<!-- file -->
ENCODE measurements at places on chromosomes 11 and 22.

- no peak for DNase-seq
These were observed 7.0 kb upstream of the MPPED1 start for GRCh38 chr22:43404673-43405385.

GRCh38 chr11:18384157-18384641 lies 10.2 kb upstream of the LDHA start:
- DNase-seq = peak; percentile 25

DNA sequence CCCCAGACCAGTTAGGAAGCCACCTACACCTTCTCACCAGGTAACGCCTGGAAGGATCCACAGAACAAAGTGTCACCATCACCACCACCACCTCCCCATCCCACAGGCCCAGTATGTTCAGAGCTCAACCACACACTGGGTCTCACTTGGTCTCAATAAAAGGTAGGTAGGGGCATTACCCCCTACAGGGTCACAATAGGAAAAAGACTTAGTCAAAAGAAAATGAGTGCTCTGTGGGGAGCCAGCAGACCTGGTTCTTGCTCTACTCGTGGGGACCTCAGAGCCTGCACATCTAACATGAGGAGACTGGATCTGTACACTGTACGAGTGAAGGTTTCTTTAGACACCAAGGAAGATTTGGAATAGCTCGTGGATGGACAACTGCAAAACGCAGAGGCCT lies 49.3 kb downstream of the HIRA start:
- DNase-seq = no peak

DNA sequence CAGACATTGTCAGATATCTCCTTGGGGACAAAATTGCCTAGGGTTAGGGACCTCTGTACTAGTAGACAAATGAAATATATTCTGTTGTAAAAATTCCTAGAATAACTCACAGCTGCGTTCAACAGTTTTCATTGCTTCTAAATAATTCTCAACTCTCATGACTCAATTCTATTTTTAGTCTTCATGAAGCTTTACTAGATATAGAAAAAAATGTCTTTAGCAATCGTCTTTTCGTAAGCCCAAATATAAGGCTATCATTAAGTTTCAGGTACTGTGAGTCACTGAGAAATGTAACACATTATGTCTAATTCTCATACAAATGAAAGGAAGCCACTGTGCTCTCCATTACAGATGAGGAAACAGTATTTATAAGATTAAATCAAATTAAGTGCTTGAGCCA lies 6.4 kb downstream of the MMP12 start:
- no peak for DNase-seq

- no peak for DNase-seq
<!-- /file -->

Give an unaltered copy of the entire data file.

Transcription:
ENCODE measurements at places on chromosomes 11 and 22.

- no peak for DNase-seq
These were observed 7.0 kb upstream of the MPPED1 start for GRCh38 chr22:43404673-43405385.

GRCh38 chr11:18384157-18384641 lies 10.2 kb upstream of the LDHA start:
- DNase-seq = peak; percentile 25

DNA sequence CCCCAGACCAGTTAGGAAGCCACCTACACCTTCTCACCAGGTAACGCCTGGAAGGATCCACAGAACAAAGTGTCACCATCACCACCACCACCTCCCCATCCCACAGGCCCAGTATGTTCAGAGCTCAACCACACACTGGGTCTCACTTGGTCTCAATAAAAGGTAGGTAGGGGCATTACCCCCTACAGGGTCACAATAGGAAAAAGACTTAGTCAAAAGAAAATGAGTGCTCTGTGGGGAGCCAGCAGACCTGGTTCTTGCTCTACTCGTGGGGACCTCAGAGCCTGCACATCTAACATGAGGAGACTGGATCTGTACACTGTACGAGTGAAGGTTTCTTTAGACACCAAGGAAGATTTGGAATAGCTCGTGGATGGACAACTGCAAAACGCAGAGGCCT lies 49.3 kb downstream of the HIRA start:
- DNase-seq = no peak

DNA sequence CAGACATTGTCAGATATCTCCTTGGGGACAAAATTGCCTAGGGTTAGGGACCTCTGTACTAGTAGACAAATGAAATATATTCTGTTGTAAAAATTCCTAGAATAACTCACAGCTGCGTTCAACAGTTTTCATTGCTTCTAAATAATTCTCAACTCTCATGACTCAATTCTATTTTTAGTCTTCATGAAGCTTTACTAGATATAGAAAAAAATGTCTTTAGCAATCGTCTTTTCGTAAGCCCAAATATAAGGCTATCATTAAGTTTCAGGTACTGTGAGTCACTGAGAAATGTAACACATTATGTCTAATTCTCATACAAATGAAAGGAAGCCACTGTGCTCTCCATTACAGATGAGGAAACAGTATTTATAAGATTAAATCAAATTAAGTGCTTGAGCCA lies 6.4 kb downstream of the MMP12 start:
- no peak for DNase-seq

- no peak for DNase-seq